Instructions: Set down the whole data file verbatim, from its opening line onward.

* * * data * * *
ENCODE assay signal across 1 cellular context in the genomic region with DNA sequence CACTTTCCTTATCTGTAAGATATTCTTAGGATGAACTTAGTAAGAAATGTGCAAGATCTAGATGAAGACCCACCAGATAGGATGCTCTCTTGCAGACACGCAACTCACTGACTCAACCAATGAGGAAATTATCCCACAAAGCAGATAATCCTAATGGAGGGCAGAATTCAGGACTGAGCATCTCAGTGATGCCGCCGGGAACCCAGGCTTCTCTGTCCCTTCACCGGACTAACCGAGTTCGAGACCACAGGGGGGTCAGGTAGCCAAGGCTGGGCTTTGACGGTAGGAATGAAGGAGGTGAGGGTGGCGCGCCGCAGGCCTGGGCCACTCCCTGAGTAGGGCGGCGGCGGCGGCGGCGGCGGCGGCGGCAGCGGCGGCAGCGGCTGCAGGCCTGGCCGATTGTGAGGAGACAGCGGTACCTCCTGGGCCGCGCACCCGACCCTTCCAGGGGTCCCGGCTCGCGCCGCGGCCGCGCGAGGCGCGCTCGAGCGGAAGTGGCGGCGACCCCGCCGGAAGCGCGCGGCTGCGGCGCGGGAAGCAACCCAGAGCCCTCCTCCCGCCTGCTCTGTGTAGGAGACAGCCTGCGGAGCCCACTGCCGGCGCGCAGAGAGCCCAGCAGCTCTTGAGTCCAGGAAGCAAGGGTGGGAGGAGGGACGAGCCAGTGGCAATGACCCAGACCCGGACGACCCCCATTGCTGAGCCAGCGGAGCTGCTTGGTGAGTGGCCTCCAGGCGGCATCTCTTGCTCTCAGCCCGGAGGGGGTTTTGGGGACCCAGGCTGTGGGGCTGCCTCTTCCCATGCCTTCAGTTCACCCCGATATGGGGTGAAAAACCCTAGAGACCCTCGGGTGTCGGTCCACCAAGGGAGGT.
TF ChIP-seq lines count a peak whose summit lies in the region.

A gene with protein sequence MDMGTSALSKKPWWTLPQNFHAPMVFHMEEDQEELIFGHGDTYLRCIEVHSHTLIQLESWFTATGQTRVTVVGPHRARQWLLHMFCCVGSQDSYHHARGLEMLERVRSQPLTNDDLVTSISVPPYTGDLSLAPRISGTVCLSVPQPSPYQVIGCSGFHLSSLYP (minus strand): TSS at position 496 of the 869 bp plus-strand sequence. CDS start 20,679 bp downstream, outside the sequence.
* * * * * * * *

ENCODE assay signal across 1 cellular context in the genomic region with DNA sequence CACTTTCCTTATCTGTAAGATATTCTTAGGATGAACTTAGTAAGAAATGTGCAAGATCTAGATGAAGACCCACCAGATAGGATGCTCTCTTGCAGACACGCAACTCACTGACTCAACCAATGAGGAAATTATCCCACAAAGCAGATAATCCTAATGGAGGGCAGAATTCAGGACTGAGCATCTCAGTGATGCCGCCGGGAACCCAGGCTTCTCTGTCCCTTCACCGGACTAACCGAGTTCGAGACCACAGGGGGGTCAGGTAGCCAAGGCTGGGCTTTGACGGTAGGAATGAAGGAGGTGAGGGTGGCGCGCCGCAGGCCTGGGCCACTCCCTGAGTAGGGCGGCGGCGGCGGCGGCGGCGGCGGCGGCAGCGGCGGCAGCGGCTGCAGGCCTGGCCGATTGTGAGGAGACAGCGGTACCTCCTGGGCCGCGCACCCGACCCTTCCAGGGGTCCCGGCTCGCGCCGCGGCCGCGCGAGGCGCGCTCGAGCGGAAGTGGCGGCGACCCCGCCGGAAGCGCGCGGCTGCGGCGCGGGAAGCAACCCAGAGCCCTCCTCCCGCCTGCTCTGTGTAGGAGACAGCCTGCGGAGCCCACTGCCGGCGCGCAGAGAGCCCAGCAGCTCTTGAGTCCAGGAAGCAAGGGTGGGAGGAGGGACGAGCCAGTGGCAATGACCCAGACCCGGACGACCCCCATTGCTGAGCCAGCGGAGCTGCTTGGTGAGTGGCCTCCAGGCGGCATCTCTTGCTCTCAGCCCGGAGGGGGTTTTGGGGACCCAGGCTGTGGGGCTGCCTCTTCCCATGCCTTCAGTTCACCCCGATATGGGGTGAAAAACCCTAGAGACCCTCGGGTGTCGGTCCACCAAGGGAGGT.
TF ChIP-seq lines count a peak whose summit lies in the region.

A gene with protein sequence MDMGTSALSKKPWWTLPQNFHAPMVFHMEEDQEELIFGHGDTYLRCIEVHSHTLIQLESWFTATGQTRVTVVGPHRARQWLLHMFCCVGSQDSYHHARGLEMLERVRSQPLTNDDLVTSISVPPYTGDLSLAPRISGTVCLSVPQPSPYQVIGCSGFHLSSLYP (minus strand): TSS at position 496 of the 869 bp plus-strand sequence. CDS start 20,679 bp downstream, outside the sequence.